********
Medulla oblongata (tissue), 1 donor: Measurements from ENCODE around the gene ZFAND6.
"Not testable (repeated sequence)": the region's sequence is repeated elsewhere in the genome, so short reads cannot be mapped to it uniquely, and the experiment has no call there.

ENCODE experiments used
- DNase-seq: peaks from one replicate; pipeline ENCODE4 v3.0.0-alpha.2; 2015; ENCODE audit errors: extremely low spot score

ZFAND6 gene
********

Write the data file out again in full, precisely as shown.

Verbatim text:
Medulla oblongata (tissue), 1 donor: Measurements from ENCODE around the gene ZFAND6.
"Not testable (repeated sequence)": the region's sequence is repeated elsewhere in the genome, so short reads cannot be mapped to it uniquely, and the experiment has no call there.

ENCODE experiments used
- DNase-seq: peaks from one replicate; pipeline ENCODE4 v3.0.0-alpha.2; 2015; ENCODE audit errors: extremely low spot score

ZFAND6 gene